How your anxiety is affecting your creativity.

By Emma Clark Gratton

‘Anxiety is the handmaiden of creativity’, wrote TS Eliot. But modern research shows the relationship is much more complicated.anxiety

The stereotype of the tortured artist battling internal demons is much older than the controlled study. Aristotle declared that ‘No great mind has ever existed without a touch of madness’ and Lord Byron wrote frankly, ‘We of the craft are all crazy. Some are affected by gaiety, others by melancholy, but all are more or less touched’.

But in recent years science has sought to test the theory that artists tend to be emotionally sensitive, introverted and anxious and to identify the ways in which personality and mental health can help or hinder creative production..

The results have been somewhat reassuring for artists raised on Eliot’s view that anxiety was a necessary accompaniment to creative work. There is no clear and necessary correlation between anxiety and creativity that stands out from the range of studies.

We do know that artists are more likely to have major depression, particularly bipolar disorder.

Read: Why creative people are more prone to depression

But bipolar affects a relatively small proportion of the population – about 3% –  while about 14% of people will have an anxiety disorder in any 12-month period and many more will experience minor anxiety in a way which affects their behaviour and choices.

Defining whether those people most likely to have anxiety are more or less likely also those most likely to be creative – and whether displaying symptoms of anxiety correlates with markers of creativity is a much more difficult challenge for researchers.

Different studies have shown different effects on creativity from anxiety, some positive and some negative.


US researchers Paul Silvia and Nathan Kimbrel measured creative markers including divergent thinking, creative self-concept and creative achievement against depression and anxiety symptoms and found statistically small effects, which were generally negative.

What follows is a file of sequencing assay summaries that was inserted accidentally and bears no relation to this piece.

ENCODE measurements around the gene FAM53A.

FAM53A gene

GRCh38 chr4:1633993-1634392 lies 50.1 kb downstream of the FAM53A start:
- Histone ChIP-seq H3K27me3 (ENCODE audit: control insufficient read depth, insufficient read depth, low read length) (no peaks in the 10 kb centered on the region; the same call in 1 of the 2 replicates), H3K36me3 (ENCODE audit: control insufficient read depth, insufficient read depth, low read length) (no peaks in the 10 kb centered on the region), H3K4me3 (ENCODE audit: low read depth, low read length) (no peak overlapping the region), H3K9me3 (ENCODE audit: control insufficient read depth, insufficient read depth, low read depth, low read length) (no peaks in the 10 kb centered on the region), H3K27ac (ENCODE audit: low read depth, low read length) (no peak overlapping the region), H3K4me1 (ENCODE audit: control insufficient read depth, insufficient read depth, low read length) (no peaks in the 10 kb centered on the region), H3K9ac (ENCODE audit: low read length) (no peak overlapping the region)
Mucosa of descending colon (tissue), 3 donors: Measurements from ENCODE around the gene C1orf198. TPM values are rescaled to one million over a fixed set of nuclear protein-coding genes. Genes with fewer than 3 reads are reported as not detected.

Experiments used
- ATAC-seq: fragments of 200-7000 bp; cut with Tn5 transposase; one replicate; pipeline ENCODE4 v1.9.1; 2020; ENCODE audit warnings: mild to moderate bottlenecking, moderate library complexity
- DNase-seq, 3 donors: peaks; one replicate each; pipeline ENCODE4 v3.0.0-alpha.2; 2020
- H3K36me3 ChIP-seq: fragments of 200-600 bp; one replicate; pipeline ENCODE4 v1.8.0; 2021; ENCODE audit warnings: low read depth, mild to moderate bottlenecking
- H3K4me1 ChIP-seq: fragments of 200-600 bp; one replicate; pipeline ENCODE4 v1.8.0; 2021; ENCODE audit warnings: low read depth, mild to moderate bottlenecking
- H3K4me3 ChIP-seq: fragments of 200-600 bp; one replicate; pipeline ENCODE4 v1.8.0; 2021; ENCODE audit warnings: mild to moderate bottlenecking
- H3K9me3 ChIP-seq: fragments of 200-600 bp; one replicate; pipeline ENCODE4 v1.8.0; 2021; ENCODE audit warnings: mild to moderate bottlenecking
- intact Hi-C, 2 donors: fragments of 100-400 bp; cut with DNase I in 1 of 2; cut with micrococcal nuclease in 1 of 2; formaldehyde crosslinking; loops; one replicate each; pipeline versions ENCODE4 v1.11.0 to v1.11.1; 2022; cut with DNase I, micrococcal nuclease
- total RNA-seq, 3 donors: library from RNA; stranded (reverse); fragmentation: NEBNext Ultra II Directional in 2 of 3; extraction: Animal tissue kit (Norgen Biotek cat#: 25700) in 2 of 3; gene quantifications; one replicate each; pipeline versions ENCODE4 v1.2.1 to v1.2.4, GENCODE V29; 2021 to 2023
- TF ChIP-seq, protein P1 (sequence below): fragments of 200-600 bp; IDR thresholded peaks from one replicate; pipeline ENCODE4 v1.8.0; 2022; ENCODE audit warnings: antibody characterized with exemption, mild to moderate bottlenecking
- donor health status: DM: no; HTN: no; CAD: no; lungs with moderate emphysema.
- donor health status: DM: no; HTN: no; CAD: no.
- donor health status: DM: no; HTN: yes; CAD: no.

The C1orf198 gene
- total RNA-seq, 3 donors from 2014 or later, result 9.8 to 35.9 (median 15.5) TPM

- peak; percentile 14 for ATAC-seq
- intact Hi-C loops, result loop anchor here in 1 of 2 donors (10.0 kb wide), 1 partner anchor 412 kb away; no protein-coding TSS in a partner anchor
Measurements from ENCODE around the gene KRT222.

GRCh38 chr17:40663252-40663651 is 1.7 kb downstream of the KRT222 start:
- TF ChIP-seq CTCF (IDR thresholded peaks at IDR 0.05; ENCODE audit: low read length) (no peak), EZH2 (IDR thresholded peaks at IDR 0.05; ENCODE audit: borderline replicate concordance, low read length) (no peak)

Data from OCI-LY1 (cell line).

That means people with high levels of social anxiety are marginally less likely to be creative. The researchers suggest this is because anxious people are less likely to try new things.

‘Creative behavior, viewed broadly, is appetitive and approach-oriented: creative people seek out people and activities that afford novel, unusual, and complex behaviors. People who find behavioral novelty and variability rewarding will have a motivational architecture that promotes approaching new, unusual things.

‘In contrast… anxiety would be expected to inhibit appetitive and novelty-seeking behavior.’


On the other hand people who are prone to overthinking and worry can access deep insights. While a few rare artists can spontaneously produce brilliant work, many arrive at their final inspired result after hours spent obsessing and overthinking the concept, refining and yes, worrying. Diving below the surface of the human experience uncovers emotional and thought-provoking concepts that would remain buried if not for the artist’s neurotic and anxious tendencies.

A small study published in Trends in Cognitive Sciences last year found neuroticism can sometimes facilitate creativity. Lead researcher Adam Perkins, an expert in neurobiology at King’s College, London, said a degree of anxiety could be a motivator for creative thinking.

‘In a sense, worry is the mother of invention. When you think about it, it makes sense. Many of our greatest breakthroughs through the years were a result of worry. Nuclear power? Worry over energy. Advanced weapons? Worry of invasion. Medical breakthroughs? Worry over illness and death,’ he told ArtsHub.